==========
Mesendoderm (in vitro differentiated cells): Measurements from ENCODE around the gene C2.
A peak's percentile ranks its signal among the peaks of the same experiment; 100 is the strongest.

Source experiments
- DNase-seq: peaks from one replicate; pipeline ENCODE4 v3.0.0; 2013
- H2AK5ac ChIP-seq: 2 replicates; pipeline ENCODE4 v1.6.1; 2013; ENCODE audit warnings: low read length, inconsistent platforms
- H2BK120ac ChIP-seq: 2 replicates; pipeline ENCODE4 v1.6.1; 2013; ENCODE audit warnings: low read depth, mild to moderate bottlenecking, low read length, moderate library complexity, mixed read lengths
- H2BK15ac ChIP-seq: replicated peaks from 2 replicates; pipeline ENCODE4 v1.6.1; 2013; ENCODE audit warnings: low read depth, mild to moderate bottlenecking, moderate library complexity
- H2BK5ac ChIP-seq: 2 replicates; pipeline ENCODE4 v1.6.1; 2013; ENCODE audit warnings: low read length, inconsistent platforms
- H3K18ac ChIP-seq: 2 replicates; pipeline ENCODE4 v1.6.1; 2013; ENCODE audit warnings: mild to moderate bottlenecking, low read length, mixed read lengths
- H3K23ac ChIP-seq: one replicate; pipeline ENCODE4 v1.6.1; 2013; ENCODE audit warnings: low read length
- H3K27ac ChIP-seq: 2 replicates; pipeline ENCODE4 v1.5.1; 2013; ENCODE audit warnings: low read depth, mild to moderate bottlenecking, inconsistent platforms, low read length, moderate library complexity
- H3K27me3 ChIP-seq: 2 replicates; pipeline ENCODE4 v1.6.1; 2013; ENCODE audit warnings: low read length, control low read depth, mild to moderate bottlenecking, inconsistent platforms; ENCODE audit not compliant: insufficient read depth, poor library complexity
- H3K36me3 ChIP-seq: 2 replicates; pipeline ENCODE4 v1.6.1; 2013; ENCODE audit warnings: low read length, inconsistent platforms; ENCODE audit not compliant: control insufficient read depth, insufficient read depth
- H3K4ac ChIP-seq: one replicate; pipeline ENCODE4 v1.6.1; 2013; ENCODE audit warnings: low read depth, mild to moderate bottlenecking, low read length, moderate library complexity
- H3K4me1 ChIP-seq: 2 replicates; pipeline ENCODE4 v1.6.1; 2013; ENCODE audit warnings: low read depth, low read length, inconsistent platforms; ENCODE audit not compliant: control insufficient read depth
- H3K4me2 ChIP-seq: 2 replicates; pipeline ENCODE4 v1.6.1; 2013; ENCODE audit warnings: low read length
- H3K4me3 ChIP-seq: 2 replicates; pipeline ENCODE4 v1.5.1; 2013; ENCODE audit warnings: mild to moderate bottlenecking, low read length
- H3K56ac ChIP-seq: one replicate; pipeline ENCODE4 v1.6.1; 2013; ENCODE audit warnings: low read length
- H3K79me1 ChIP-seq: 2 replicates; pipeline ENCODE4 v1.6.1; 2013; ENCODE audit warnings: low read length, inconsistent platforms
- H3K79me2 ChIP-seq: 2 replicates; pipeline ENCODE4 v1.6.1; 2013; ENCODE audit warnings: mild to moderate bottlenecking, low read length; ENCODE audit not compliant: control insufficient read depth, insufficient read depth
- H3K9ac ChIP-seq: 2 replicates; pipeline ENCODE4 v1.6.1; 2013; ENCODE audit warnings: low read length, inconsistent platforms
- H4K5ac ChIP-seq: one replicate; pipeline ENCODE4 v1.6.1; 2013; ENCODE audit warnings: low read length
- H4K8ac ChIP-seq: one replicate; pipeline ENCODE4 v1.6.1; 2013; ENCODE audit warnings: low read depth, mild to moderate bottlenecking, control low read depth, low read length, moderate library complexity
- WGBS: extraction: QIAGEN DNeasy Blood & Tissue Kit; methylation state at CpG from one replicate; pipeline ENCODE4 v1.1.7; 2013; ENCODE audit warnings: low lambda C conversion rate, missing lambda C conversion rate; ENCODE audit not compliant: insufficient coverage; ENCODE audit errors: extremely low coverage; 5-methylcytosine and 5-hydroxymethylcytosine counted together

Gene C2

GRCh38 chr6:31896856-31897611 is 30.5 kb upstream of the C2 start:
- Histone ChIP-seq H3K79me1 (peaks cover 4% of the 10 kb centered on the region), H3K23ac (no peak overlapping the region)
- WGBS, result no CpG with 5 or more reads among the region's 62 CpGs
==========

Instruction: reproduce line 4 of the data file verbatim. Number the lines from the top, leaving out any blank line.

- DNase-seq: peaks from one replicate; pipeline ENCODE4 v3.0.0; 2013